North: Huge variation in crop development

Eventually it will happen, but it seems to be taking forever. Just when will these crops look something like crops with some potential to yield? They are still tillering and need to carry on doing so as long as possible.

We have a huge variation in crop development and growth stages – some wheats are still a wiry mess, sprawled out on the ground, while a few are 40cm tall with a full node and a second threatening. “Average” crops are now approaching the end of tillering, GS30, but not yet at first node. Barleys are a little ahead of that, mainly at first node, GS31.

Temperatures in the last fortnight have been good enough for herbicide applications and the majority of wild oats, ryegrasses and bromes are now beginning their steady funeral march. Crops with low grassweed pressure will be treated as part of the T1. That should start this week on forward crops but not while its so cold, so they will all be pushed into next week. For now, its another cold week and feeble growth rates as a result. Get up to speed with nitrogen applications instead.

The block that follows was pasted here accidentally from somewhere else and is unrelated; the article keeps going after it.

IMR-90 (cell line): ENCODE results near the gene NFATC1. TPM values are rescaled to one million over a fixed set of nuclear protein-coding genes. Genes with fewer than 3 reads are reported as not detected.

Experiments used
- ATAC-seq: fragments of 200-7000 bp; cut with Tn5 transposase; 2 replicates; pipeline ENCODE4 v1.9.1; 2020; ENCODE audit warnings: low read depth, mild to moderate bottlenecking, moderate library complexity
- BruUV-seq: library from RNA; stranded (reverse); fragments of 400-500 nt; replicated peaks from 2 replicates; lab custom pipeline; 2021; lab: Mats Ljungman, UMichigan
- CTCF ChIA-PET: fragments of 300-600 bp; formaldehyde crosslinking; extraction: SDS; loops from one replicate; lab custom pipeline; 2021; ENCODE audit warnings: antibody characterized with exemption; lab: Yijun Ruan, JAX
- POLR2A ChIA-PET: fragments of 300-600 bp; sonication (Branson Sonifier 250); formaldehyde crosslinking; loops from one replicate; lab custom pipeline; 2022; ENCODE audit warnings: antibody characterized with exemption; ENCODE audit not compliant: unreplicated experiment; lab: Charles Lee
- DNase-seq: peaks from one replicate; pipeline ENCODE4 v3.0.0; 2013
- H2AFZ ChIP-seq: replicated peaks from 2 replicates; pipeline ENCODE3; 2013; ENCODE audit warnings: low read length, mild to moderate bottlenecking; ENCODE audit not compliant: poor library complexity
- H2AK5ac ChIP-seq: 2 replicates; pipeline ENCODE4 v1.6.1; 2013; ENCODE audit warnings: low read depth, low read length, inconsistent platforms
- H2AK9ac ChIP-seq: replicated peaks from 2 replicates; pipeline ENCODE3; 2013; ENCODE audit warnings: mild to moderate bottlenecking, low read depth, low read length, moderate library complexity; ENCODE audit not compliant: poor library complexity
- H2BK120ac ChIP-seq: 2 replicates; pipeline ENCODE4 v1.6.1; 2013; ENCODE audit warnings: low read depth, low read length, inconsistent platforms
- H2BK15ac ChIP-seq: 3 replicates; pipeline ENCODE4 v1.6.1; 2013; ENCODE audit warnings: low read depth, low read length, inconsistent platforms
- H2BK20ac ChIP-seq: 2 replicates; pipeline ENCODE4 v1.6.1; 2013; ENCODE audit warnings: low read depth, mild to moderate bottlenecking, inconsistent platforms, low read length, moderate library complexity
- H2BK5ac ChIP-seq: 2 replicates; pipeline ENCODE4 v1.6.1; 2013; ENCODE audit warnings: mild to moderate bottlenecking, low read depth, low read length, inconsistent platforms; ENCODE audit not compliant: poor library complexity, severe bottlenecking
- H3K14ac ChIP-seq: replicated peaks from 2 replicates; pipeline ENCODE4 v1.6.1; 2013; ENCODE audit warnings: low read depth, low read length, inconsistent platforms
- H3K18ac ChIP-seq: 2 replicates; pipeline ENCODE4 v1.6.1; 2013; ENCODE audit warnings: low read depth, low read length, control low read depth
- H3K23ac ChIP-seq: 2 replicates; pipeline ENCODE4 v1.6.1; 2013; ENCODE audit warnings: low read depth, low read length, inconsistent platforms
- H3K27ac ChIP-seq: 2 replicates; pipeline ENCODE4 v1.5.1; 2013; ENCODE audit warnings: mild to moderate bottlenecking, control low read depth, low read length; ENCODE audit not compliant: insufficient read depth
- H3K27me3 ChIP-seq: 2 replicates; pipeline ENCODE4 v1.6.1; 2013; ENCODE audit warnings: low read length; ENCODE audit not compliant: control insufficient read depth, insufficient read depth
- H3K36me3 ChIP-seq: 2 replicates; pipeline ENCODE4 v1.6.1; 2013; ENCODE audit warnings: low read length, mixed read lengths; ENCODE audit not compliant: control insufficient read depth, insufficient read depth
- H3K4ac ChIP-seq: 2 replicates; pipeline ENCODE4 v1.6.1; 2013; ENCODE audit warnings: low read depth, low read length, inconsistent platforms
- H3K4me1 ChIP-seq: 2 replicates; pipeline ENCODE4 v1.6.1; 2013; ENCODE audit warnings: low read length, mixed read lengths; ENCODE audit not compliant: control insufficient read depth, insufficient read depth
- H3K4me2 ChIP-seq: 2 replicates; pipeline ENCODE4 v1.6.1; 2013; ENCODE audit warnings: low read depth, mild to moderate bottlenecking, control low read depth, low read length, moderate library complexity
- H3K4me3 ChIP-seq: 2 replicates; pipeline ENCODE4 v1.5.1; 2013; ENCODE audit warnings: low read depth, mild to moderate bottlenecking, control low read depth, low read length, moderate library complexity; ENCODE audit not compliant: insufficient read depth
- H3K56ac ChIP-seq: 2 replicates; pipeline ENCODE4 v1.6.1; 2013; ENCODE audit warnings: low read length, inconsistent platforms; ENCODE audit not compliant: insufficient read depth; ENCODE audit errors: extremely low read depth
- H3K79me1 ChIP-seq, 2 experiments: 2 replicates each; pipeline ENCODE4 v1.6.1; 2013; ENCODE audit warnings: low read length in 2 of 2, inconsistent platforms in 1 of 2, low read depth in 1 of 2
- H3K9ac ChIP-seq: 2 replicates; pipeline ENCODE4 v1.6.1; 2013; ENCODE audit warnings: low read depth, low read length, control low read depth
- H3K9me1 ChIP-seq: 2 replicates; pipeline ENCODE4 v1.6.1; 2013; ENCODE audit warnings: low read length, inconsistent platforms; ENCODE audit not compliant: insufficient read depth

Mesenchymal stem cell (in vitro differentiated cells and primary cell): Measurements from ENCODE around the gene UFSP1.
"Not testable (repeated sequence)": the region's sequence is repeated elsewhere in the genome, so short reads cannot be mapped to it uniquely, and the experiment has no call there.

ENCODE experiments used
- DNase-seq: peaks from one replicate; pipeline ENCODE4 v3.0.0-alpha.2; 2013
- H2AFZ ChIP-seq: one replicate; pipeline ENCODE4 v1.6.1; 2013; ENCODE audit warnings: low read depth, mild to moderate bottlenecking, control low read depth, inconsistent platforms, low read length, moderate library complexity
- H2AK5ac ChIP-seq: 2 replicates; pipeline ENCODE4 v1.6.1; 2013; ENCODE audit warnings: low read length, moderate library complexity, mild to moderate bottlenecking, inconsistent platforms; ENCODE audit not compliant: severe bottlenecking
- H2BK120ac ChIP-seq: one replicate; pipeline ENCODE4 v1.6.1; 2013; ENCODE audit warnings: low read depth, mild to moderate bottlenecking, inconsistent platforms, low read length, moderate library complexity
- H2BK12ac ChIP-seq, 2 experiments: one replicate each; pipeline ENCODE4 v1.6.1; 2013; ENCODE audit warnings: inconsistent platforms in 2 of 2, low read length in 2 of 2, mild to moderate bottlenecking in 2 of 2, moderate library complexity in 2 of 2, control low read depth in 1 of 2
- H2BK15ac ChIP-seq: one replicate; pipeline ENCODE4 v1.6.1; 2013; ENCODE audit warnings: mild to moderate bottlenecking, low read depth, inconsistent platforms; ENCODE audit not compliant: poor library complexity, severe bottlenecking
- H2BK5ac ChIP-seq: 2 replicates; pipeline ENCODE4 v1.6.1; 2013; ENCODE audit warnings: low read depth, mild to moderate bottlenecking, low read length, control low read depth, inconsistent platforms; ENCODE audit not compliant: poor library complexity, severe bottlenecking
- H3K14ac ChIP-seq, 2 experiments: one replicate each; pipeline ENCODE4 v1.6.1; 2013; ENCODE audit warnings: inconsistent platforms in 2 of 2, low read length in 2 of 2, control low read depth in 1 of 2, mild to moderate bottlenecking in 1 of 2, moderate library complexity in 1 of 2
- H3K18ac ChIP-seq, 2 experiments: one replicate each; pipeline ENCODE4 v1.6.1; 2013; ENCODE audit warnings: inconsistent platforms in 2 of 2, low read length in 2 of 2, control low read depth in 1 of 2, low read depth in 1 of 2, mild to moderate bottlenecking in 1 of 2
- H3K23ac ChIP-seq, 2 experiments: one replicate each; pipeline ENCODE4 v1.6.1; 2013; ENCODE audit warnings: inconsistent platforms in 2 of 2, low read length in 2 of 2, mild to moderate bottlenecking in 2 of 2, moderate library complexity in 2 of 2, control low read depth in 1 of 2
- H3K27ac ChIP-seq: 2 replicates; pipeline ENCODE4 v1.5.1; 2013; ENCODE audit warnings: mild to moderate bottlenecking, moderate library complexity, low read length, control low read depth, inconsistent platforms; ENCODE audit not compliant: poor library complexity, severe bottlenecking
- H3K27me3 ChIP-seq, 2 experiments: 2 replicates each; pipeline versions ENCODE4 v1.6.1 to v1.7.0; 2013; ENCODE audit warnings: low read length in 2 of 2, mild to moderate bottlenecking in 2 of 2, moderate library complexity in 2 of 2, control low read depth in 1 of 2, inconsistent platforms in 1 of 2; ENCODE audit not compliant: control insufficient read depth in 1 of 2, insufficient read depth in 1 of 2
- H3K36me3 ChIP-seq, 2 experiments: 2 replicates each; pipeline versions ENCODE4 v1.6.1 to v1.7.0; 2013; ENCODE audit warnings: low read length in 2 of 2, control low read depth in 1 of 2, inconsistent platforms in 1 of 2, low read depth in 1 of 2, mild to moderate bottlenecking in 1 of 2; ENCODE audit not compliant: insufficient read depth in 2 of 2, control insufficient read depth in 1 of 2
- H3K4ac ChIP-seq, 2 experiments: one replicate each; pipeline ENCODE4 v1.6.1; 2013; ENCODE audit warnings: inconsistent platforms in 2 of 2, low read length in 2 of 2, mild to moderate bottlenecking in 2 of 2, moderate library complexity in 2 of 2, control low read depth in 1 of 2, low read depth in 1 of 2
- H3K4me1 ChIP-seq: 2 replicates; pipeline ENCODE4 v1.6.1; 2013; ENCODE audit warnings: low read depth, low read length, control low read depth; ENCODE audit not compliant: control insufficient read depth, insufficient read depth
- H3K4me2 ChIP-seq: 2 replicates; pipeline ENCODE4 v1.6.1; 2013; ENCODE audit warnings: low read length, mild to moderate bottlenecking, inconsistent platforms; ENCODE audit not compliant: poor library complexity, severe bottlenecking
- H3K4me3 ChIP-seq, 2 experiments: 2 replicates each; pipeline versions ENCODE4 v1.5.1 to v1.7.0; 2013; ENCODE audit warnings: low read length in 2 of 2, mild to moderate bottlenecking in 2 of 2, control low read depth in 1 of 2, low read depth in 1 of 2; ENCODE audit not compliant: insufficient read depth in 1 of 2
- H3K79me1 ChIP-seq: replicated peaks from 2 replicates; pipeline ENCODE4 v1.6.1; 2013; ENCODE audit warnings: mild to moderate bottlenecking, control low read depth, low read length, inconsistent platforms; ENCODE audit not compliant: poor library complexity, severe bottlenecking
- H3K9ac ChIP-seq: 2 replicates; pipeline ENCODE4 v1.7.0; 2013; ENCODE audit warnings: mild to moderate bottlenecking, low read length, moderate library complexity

Disease is obvious in all wheat crops; mainly septoria, but also yellow rust – especially in Reflection and Kielder. Make sure that treatments will knock-out rusts effectively, although T1 treatments should all have the power to see them off properly.

Cool conditions have held septoria in-check so far, but expect to see it develop as it warms up – your T1 treatments must be able to deliver a serious blow to septoria for you to have control of this most-important disease as we approach May and its rapid growth phase.

Oilseed rape is in flower at long last – flowers cover a multitude of sins. Disease levels are mostly low and we’ll be holding off with sclerotinia control as long into flowering as we can – trying to get away with just one application, which will mostly be prothioconazole.

Boron deficiency is obvious in any crops which haven’t received the nutrient, so make sure you correct this at the first opportunity when next through the crop. Make sure that the boron product used actually has a decent amount of the nutrient – some are as weak as British Rail coffee.

Online grain trading made easy with Farmers Weekly Graindex

It takes just a couple of minutes to create a listing on Farmers Weekly Graindex and you’ll get a range of prices to compare from active buyers who want your grain.
Visit Farmers Weekly Graindex
See more